Here's a graph of some data:
How do I tell if the blue slope is significantly different from either of the grey slopes? I know just enough about statistics to know that there will be a way to test this, but not enough to do it. And the post-doc I've relied on for statistics help just moved on to a second post-doc position on the other side of the country. What to do?
Google the problem, of course. I think I searched with 'calculate confidence interval for slope, and that led me to this page, one of a collection of Excel Tips for scientists and engineers posted by one Bernard Liengme, a retired professor of chemistry and lecturer in information systems at St. Francis Xavier University in Nova Scotia.
At first the page looked quite daunting. The post-doc confirmed by email that this was instructions for doing what I wanted, but didn't offer to do it for me. I then tried clicking on the link to the sample workbook, which gave me an actual Excel file with the example calculation all set up. So I just did to my data what the example did to its, and presto, I have the confidence intervals for my lines! it's a bit embarrasing to admit that I don't know what the "INDEX(LINEST" command does, but then I don't know what's in the secret buffers and columns of the kits we use either.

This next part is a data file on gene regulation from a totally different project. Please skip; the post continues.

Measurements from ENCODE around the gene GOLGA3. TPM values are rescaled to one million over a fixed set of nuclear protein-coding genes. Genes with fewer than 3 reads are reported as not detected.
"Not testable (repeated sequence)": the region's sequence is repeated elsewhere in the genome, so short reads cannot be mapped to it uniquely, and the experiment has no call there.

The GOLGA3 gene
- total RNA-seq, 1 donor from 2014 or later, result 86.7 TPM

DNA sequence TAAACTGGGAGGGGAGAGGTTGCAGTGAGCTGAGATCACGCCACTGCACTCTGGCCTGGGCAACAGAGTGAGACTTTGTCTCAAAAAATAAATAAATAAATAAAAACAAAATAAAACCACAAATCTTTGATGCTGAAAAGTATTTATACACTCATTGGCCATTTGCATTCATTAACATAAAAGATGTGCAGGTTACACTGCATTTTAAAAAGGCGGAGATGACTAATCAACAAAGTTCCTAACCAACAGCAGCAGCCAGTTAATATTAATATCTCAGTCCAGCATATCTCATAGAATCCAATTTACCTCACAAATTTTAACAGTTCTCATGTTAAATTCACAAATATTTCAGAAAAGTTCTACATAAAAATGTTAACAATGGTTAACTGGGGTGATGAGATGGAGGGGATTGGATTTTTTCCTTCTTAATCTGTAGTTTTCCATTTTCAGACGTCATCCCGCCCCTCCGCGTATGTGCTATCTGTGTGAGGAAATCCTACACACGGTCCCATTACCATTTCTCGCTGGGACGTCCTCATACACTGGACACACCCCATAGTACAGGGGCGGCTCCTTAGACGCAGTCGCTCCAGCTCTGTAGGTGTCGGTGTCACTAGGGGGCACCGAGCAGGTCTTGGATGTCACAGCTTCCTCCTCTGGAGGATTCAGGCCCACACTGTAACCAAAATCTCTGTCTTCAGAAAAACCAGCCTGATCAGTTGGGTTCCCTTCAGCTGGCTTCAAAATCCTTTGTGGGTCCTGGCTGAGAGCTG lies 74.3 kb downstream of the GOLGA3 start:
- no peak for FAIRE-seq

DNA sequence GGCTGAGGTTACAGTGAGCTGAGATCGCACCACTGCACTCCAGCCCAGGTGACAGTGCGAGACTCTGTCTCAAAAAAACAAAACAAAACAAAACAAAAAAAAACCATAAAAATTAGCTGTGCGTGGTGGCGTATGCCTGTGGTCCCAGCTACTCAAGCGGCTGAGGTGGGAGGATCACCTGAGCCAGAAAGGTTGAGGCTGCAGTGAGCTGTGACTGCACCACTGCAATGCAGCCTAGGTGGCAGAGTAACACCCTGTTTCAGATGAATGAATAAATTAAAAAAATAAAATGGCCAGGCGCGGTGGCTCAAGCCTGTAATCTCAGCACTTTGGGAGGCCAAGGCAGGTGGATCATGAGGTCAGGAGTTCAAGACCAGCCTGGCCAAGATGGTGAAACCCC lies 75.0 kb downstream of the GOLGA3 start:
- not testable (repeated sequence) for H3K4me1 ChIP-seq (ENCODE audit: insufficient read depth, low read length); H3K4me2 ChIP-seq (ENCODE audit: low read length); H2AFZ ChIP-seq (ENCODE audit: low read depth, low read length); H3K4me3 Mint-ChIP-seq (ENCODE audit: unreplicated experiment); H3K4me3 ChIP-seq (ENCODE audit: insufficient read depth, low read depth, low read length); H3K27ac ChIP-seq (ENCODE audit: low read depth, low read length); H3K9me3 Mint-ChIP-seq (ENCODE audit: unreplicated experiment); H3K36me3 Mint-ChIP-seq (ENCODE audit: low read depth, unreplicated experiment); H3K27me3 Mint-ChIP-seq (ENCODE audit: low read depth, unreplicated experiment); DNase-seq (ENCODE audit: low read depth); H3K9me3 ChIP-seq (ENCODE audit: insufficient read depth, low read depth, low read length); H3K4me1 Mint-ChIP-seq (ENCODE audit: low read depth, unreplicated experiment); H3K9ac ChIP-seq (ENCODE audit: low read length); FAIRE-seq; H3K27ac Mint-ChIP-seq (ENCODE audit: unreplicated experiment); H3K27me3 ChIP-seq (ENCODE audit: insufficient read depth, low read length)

So thank you Dr. Liengme! Note - a new edition of his book A Guide to Microsoft Excel 2007 for Scientists and Engineers is available in paperback from Amazon.
p.s. The 95% confidence interval for the blue line overlaps slightly the intervals for the grey lines.
Kurt Gödel's Open World
6 hours ago in The Curious Wavefunction